By Ombajo Vincent Gedion.
For quite some time now, high energy consumers have been doing energy audits through licensed energy auditors. A considerable amount of money is spent on this important exercise by these energy consumers. But do these energy consumers get to achieve the key aims for conducting these audits?
Let’s see, first, what is an energy audit? It is a survey, an assessment and analysis of energy flows and use in a system or process to reduce the amount of energy input into the system or process without negatively affecting the output. This is the simple definition of an energy audit and I will break it down further into the ‘what’ and ‘why’ of an energy audit.
What – this is the survey, the assessment and the analysis part of the audit where the auditor plays a leading role.
Why – ‘to reduce the amount of energy input into the system or process’. This is the objective of the audit. The facility owner plays a leading role here with the guidance of the auditor. Now this is where I want to dwell on, on how best to realize this objective.
Just to shed more light, let’s examine the details that an energy audit seeks to determine;
- Where and how energy is being lost.
- Those systems/equipment or machines that are operating inefficiently.
- The types of cost-effective measures that can be put in place to make the facility more energy efficient.
So how best do you get the value out of energy audit?
To answer this, it is worth noting that the result of an energy audit process is a technical report that has details on how energy is being used and lost. But the most essential part of this report are the recommendations done by the energy auditor. The recommendations are normally detailed energy saving or conservation measures complete with financial analysis that can be implemented by a facility.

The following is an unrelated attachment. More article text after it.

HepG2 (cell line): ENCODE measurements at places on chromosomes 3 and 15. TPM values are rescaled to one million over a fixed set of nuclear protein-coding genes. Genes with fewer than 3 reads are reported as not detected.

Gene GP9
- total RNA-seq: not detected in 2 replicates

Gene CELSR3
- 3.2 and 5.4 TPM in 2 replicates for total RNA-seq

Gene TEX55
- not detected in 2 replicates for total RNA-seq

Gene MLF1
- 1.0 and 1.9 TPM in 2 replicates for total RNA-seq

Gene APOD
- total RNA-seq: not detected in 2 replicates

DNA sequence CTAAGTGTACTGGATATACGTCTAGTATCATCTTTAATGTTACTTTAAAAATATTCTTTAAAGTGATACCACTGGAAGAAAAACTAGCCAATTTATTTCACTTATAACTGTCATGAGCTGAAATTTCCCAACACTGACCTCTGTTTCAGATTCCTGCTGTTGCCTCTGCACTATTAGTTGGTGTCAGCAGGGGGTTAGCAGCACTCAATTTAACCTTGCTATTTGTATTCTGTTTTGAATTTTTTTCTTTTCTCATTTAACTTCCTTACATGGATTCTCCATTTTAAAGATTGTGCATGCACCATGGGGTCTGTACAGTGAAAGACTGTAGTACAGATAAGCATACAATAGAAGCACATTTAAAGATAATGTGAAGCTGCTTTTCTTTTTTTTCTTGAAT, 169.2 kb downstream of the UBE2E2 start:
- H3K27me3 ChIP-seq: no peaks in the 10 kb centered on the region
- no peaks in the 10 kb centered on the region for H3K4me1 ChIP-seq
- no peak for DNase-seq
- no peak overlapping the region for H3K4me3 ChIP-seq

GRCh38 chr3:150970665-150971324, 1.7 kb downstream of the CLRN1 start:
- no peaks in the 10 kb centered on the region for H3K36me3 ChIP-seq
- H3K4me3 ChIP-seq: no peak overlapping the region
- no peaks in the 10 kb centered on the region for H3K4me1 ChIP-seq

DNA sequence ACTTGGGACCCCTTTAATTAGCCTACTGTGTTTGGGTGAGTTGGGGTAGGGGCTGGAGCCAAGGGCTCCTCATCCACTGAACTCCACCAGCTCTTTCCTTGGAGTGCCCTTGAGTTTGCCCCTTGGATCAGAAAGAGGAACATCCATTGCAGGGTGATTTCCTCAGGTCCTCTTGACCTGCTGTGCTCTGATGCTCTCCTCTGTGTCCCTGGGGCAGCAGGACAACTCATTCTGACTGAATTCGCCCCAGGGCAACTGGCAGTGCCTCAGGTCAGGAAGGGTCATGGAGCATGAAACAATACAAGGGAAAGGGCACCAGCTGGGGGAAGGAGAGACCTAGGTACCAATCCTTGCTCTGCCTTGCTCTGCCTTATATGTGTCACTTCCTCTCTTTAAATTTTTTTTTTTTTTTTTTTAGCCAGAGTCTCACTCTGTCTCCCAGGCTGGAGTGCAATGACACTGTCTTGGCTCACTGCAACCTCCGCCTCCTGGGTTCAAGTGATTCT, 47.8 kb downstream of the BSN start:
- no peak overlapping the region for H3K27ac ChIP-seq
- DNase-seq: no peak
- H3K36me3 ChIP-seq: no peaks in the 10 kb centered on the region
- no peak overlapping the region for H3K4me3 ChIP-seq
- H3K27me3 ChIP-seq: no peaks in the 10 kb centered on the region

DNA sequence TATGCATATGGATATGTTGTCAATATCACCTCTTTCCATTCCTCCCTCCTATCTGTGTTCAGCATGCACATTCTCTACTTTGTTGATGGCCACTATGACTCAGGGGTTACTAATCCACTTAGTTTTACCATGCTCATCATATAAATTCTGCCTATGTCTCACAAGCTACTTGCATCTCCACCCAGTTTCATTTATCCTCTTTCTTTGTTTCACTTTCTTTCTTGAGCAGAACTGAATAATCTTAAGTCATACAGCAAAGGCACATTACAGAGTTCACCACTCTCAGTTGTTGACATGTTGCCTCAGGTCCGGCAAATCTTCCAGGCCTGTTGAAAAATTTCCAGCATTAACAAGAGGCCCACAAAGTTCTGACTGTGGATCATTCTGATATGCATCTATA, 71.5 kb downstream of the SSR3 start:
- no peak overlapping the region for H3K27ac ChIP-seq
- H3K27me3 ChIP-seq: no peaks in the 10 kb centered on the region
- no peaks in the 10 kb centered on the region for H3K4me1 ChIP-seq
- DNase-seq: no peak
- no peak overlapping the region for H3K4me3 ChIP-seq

So to get to the question of how best to benefit from, it’s a one word answer. IMPLEMENT. In order to answer the WHY question of an energy audit, facilities must implement the recommended measures. Take note, there is NO other way of getting optimal value from an audit other than IMPLEMENTATION of the saving measures.
What happens when you implement?
- Once you know where and how energy is lost in your facility, you will take action and seal that loophole. If you have unnecessarily high voltages, optimize the voltages. If there are neutral currents, eliminate them. This is implementation.
- If there are inefficient equipment, replace them with high efficiency ones. For example, in the case of inefficient motors, put in place high efficiency motors, VSD/VFD controlled. In lighting, replace all the inefficient incandescent lamps and fluorescent tubes with LED’s lighting. This, again, is implementation.
- If there is need to invest in clean energy like solar PV, Solar thermal, and Biogas just to mention a few, then do the sizing and install these renewable energy systems. This is also implementation.
Most of these measures are usually cost effective, and with effective planning, the implementation process should start immediately after the audit. Nobody would want to continue losing energy and pay more when there is hard evidence that they can save more energy and pay less without investing much. For implementation measures that would need substantial investments, the recommendations are financially quantified and can attract external financing from banks. The loans can then be repaid from the savings realized. In short, there is absolutely nothing that stops a company/consumer from implementing energy saving measures, however costly, other than the company will to do so and the value they peg on energy consciousness.
Therefore, in order to reduce energy consumption in a facility, it is important to implement the recommended energy saving measures. When the top management appreciates the essence of energy efficiency, then implementation is even made much easier. It is only with a visionary management that the goals of energy efficiency and going green can be realized. Now let implementation take center stage after energy audits are complete in order to harvest energy savings.
The Writer is an Energy Engineer at Eenovators Ltd.
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